— Considerations on Representative Government • John Stuart Mill

... down for the punishment of those who do confess. Innocent IV. commanded the secular judges to put heretics to torture; but that gave occasion to scandalous publicity, and now inquisitors are empowered to do it, and, in case of irregularity (THAT IS, IF THE PERSON DIES IN THEIR HANDS), TO ABSOLVE EACH OTHER. And although nobles were exempt from torture, and in some kingdoms, as Arragon, it was not ...
— Life in the Grey Nunnery at Montreal • Sarah J Richardson

... was one of those who had throughout urged secrecy and caution in the matter of the late Mrs. Ogilvie's communication. 'In the first place,' he said, 'it may still be proved to have been an hallucination of her mind, attendant upon her state of health; and, in the second place, anything like publicity might bring a host of aspirants and adventurers whose claims would take months of investigation to dispose of.' He advised that everything about the house should remain in its present state for a year, until a proper legal inquiry ...
— Peter and Jane - or The Missing Heir • S. (Sarah) Macnaughtan

... Jr., to which such extraordinary publicity and prominence were given by the circumstances now related, does not bear against what I have said of the general prevalence, in the rural community of Salem Village, of parental authority and filial duty, as he was early withdrawn from ...
— Salem Witchcraft, Volumes I and II • Charles Upham

... charitable institutions, asylums, hospitals, and aid societies; and went generally, with an even and noiseless step, about the rigid business of her life. This life had, however, a secret history as well as a public one—if I may talk of the public history of a mature and diffident spinster for whom publicity had always a combination of terrors. From her own point of view the great facts of her career were that Morris Townsend had trifled with her affection, and that her father had broken its spring. Nothing ...
— Washington Square • Henry James

... You from your darkness can with ease form an opinion as to what I am doing in my not undistinguished position before all the world; but your position is so abject, so obscure, and so withdrawn from the light of publicity that you are by no means ...
— The Apologia and Florida of Apuleius of Madaura • Lucius Apuleius

... the casting vote. In the national government, if the Senate should be divided, no appointment could be made; in the government of New York, if the council should be divided, the governor can turn the scale, and confirm his own nomination.(3) If we compare the publicity which must necessarily attend the mode of appointment by the President and an entire branch of the national legislature, with the privacy in the mode of appointment by the governor of New York, closeted in a secret apartment with at most four, and frequently with ...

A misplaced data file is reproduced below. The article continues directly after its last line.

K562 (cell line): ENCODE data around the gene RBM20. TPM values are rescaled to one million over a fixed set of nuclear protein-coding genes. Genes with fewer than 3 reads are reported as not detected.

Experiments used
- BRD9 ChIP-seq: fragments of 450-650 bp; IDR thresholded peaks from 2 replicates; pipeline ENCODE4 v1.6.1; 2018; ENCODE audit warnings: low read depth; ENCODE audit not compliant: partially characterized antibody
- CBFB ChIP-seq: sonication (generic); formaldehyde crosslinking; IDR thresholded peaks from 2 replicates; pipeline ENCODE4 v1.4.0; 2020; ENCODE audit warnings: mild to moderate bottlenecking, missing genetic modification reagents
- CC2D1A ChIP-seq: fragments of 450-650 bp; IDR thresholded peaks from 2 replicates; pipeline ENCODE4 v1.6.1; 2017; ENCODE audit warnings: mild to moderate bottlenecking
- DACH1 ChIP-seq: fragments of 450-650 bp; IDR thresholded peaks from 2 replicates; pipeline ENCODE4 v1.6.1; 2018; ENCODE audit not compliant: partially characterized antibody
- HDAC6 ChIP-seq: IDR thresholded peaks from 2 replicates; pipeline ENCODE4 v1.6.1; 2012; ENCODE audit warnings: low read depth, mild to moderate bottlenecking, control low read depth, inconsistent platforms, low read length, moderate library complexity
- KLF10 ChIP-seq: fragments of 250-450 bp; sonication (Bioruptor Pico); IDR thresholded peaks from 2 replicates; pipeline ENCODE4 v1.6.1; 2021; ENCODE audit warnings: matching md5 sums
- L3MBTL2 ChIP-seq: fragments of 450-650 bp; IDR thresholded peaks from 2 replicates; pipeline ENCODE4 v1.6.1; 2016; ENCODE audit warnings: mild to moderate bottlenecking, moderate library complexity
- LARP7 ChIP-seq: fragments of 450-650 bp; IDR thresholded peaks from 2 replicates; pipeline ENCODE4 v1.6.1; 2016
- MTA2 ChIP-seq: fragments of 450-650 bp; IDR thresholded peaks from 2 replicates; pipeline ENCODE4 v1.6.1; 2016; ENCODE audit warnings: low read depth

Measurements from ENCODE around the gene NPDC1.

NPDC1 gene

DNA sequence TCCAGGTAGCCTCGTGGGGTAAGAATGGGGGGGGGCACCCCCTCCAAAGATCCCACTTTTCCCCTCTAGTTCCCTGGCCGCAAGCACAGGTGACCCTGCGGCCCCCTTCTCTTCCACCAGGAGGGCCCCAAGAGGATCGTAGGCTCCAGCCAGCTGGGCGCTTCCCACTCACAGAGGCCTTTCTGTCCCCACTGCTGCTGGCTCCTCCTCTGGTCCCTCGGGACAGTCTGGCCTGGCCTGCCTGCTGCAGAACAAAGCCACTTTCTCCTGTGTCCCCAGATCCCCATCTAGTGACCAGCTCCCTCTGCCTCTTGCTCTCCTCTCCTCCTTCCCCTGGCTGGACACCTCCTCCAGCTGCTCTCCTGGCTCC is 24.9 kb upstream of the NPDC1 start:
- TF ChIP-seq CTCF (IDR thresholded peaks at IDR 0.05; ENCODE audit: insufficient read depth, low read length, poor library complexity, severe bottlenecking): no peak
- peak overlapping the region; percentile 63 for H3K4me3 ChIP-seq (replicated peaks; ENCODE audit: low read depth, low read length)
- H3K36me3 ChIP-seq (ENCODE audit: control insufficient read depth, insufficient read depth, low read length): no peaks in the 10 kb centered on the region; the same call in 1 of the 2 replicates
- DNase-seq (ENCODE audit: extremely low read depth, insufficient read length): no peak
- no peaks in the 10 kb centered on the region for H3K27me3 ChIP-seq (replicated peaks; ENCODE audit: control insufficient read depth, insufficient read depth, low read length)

— The Federalist Papers • Alexander Hamilton, John Jay, and James Madison

... sea captain; he was a native of South Carolina. I told the delegation I would preach if they gave general publicity to my appointment. They were startled at the proposal, and said my life would not be safe if I undertook to preach in public. I told them to trust that ...
— The Mormon Menace - The Confessions of John Doyle Lee, Danite • John Doyle Lee

... invitation secured by Mr. Salzer, to meet in Rochester, New York in 1953. Their convention bureau offers very attractive facilities and the invitation is seconded by the Mayor, Joseph J. Naylor, the president of the Rochester Convention and Publicity Bureau, the President of the Rochester Hotel Association, the President of the Junior Chamber of Commerce of Rochester, and the Deputy Commissioner of the Rochester Parks, which just ...
— Northern Nut Growers Association Report of the Proceedings at the 43rd Annual Meeting - Rockport, Indiana, August 25, 26 and 27, 1952 • Various

... mercy that sent the doctor at that moment to the apothecary's, on the other side of the street, and enabled Bartley to get him up into his office, without publicity or explanation other than that Henry Bird seemed to be in a fit. The doctor lifted the boy's head, and explored his bosom ...
— A Modern Instance • William Dean Howells

... which represents each organism. Still we progress. The pulpit begins to turn from the sinister visage of theology and to teach the simple lessons of Christ and Him crucified. The press, which used to be omniscient, is now only indiscriminate—a clear gain, emitting by force of publicity, if not of shine, a kind of light through whose diverse rays and foggy luster we may now and then get a ...